In the same week when a state lawmaker denied the existence of systemic racism in Vermont, there were hearings on three separate bills designed to atone for some of the most racist passages in state history.
Rep. Art Peterson, R-Of Course, opened his yap and revealed the hatred within during a Wednesday hearing on H.210, which would address racial disparities in health care. If you want details, click the link above. I’ll just note that Peterson (also known for opposing the display of a Black Lives Matter flag) entered the Legislature after narrowly defeating one of the most decent men in the Legislature, Dave Potter, last fall. Definitely not an improvement.
Let’s take the three bills one at a time, shall we?
No sooner did I drop a post featuring five different stories about Vermont’s uneasy relationship with racial issues, than two more appeared in our media.
From the Bennington Banner, yet another unfortunate comment from a frequent offender on this subject. (No, not Kevin Hoyt.)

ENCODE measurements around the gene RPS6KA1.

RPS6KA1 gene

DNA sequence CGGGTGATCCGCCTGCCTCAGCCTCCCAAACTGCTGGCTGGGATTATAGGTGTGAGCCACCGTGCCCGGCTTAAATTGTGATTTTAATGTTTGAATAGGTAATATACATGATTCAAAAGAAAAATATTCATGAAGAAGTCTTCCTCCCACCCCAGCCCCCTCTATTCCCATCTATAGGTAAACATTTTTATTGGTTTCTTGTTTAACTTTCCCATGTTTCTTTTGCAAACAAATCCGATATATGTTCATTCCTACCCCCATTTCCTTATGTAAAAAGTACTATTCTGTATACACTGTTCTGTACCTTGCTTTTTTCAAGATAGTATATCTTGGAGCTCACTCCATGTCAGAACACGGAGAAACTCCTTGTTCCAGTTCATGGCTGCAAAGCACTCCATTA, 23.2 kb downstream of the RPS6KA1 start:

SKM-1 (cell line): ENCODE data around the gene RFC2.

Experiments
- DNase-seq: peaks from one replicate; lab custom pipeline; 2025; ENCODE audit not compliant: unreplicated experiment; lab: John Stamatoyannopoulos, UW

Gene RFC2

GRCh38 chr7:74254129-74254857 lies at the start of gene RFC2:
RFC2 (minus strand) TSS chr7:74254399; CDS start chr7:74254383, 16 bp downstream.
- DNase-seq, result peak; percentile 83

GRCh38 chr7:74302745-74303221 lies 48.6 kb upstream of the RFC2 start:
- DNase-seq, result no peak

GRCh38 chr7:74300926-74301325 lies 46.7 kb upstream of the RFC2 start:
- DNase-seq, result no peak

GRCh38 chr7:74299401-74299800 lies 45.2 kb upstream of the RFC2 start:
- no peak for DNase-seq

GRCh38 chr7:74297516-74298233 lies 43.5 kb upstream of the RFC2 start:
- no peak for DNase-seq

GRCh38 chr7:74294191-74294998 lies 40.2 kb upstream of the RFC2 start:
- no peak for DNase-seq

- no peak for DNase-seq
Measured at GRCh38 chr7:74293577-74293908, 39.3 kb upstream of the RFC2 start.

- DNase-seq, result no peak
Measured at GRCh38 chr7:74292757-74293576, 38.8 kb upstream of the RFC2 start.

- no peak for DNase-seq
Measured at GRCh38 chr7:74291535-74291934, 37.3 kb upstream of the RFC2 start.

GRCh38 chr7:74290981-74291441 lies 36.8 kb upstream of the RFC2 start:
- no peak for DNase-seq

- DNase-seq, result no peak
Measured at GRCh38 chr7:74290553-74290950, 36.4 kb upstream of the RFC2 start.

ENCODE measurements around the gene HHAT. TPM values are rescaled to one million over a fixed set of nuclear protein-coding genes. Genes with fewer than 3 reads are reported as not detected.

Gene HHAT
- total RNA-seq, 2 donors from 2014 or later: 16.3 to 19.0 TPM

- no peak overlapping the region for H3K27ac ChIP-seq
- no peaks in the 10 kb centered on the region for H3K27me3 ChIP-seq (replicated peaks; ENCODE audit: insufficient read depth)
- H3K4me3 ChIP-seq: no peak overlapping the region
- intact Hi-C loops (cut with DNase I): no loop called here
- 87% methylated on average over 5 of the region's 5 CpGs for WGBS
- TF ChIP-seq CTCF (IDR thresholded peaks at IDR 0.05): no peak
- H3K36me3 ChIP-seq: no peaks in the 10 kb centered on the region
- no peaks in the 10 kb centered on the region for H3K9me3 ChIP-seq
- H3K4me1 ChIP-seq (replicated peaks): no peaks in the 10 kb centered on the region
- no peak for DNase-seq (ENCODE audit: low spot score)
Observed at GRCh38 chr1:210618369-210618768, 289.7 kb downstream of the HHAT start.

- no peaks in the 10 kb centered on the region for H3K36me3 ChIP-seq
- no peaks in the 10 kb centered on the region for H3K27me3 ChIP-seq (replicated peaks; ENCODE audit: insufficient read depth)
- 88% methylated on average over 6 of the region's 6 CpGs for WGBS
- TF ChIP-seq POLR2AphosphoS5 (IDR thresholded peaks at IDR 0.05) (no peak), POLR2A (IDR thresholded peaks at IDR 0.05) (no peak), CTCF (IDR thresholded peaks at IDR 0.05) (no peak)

From VTDigger, Vermont’s racial equity director issues a damning new report.
The latter is the more impactful, but first let’s pick the low-hanging fruit.
UVM’s Designated Racism Detector, Prof. Stephanie Seguino, reported on racial disparities in Bennington traffic stops. Surprise, surprise, she found that Bennington cops were much more likely to pull you over if you’re black — a perpetual issue for the town’s police department.
The kicker was a quote from town manager Stuart Hurd, a steadfast denier that the P.D. has any racial issues whatsoever.
“Unfortunately the updated study may not have changed its analytics, continues to use census data that does not take into account people traveling in and out of Vermont on a regular basis, and continues to disregard the fact that many departments were incorrectly filling in the information requested on the ticket (no training had been provided by the state when the tickets changed).”